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Giant mulch pile bursts into flames on the Mattapan/Roslindale line

Flaming pile of mulch

American Legion Highway, not Kilauea. Photo by BFD.

Boston firefighters are currently at Landscape Express at 415 American Legion Highway, where its landmark mulch pile has caught fire. A ladder truck has been brought in to try to spray it down from the top; the company has been asked to send somebody in with a front-end loader because Mt. Mulchmore will need to be taken apart to get to the inner flames. Also, engine trucks have to line up to relay water from a hydrant; the pile itself has no nearby hydrants.

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Deep enough piles of mulch left sitting long enough can spontaneously catch fire. (PDF) Since this usually happens in the very middle of the pile, it's tough to put it out by spraying water on the outside. The landscaper should know all that.

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It seems to happen at least once a summer.

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Can we start calling it the South Fens?

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2020: An 80 foot tall flaming pile of mulch.

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My neighbor’s yard caught fire twice one summer. Fire trucks needed both times.

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stopped using mulch for landscaping a few years ago for exactly that reason. Although we had never had a problem in the past, we decided it was not a good idea to have something that could catch fire so easily right up against the foundation of the house.

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Big mulch piles catch fire because they trap the heat of decomposition. The thickness of mulch used for landscaping cools off too quickly for that.

A tossed cigarette will of course make it catch fire, but even then it has a strong tendency to smolder, and may take hours for all of it to burn. I've seen this a number of times. It's only an issue if it borders something *more* flammable, like dry grasses. (So don't toss cigarettes, I guess.)

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.... caught fire twice. No cigarettes involved. It was speculated that the reflection from a neighboring building heated the mulch enough that it began to smolder. Similar to brush fires.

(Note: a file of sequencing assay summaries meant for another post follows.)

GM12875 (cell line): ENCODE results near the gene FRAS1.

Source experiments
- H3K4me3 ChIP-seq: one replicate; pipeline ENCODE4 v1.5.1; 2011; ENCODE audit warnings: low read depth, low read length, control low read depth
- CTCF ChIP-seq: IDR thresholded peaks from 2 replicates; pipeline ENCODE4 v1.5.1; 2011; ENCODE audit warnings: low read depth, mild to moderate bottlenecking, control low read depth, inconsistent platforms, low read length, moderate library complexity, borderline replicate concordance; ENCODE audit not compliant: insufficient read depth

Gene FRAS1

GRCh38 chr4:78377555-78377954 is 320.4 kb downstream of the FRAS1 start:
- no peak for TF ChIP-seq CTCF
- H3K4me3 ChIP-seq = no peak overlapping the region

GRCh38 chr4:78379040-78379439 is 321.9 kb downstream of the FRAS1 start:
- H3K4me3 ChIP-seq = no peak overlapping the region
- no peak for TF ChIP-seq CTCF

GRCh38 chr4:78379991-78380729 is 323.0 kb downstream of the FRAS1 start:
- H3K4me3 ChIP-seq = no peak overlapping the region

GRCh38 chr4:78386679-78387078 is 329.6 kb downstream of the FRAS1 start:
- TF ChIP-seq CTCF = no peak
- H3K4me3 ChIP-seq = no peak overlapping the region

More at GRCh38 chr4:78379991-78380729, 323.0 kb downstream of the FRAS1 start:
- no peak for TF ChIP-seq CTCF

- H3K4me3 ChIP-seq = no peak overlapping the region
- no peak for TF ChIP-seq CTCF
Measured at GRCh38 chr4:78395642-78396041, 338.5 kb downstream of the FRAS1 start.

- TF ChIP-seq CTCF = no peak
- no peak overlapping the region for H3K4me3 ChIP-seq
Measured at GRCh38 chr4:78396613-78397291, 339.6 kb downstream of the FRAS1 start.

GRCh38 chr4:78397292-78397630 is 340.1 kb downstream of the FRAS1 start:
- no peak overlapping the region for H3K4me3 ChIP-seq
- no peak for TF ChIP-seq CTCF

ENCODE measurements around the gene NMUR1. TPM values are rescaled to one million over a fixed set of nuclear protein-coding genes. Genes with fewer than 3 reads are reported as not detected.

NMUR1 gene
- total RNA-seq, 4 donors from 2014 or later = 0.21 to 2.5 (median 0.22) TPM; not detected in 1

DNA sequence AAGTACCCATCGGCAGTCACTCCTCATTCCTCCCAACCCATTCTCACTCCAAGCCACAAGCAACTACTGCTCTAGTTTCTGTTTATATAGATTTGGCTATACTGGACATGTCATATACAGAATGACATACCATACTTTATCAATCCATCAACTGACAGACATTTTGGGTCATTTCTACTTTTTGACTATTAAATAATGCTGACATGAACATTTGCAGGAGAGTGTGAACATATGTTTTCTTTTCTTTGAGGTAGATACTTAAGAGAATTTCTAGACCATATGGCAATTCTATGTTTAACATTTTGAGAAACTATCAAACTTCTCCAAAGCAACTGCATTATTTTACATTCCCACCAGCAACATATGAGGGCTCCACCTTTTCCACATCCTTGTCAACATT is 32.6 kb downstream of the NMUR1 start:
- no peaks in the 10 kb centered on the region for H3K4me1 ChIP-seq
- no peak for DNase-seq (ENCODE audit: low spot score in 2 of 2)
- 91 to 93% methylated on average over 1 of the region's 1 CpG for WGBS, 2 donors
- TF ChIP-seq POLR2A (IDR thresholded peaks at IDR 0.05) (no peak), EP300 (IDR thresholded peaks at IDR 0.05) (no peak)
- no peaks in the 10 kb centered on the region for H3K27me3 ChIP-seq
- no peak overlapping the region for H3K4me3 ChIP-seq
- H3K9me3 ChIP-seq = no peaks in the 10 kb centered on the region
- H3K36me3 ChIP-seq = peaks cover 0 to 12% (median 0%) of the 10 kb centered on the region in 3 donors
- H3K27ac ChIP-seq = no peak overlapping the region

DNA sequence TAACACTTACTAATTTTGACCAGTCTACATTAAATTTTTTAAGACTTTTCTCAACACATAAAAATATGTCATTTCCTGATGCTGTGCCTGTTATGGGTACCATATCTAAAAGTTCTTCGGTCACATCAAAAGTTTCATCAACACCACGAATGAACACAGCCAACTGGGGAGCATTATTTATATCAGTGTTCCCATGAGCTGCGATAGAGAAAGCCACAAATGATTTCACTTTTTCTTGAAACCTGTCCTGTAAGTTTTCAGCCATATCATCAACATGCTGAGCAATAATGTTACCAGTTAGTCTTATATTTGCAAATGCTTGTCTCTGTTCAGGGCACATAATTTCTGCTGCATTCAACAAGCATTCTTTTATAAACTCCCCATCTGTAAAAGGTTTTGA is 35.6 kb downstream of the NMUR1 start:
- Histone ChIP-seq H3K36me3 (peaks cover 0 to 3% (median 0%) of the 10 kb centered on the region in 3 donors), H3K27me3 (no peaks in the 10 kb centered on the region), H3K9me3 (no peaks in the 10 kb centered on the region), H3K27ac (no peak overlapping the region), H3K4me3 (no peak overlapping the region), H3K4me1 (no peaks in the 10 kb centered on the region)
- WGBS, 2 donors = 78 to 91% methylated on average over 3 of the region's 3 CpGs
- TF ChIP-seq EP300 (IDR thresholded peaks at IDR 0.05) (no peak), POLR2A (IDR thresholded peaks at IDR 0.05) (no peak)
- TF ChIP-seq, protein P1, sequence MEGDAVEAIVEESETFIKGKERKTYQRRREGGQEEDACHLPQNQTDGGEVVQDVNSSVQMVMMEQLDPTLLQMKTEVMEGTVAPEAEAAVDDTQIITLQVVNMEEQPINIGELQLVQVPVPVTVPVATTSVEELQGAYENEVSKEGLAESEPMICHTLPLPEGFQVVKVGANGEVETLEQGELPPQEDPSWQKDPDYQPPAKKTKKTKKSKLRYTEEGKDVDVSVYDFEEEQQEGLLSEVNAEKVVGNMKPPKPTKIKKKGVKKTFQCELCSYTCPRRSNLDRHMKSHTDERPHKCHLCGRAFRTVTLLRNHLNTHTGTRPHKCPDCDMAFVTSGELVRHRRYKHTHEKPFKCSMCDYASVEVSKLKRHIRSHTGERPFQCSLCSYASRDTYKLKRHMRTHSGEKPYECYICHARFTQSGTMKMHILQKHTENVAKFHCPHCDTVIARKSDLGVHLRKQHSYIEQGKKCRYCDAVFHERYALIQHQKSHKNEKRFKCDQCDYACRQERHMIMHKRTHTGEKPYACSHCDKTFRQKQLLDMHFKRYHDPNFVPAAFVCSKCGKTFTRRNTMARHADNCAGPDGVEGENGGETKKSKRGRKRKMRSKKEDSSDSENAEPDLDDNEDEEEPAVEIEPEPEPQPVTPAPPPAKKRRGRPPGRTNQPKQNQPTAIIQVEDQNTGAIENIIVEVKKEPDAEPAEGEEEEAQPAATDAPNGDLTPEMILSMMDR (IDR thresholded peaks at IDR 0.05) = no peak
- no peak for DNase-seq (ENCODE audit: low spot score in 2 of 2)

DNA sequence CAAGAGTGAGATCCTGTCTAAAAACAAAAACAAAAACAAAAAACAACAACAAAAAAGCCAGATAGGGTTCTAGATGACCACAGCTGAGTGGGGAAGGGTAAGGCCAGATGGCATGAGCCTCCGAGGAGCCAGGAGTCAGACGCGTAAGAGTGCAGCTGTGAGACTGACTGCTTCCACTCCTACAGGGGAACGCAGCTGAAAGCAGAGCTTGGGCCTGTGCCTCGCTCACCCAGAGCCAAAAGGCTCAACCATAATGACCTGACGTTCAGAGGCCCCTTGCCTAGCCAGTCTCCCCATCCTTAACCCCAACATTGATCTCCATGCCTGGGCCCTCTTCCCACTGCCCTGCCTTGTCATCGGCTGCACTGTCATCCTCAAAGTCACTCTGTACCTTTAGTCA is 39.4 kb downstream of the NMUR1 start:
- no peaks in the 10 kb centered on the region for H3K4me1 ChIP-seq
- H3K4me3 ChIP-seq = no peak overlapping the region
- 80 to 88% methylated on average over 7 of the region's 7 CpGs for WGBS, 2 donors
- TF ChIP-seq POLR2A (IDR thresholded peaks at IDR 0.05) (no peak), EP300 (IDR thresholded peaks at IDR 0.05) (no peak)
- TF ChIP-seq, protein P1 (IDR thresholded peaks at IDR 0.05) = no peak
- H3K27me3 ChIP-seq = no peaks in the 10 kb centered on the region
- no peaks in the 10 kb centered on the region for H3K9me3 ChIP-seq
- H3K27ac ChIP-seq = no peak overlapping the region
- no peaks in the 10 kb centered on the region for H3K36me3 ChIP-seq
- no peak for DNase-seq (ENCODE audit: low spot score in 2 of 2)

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OK, I would not expect that.

The architect Rafael Viñoly has designed several curved buildings that inadvertently acted as parabolic solar concentrators, melting parts off of nearby cars, but I've never heard of a small building doing that.

I have seen some modern windows cast very bright reflections with odd shapes that suggest a curved surface (partially evacuated space between the panes for low heat transfer?) and maybe those could do it.

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Every so often you'll see a news story like this one, from England last year:

House fire started by sun reflecting off bedroom mirror

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Probably black mulch, which has more solar gain than the cedar-colored stuff.

https://www.universalhub.com/2014/repeated-fires-chelsea-market-basket-a...

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I was walking in front of the gas station next to the Pine Street in a couple of years ago and the mulch in the little planting area facing Berkeley Street was smoking and trying to get going. We did not see a cigarette but it was trying to burn and was smoky.

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of burning decomposing organic matter. Motion to name this the official mascot of 2020?

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This mulch pyramid should have never existed with no nearby hydrants. All it takes a cig butt being stupidly discarded still lit.

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The decomposition can generate enough heat for it to spontaneously combust.

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Mulch is the landscaping equivalent of the gender reveal party.

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Can it be seen from space?

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Makes the whole area smell funky through the night close your windows it’s a burning stinky pile.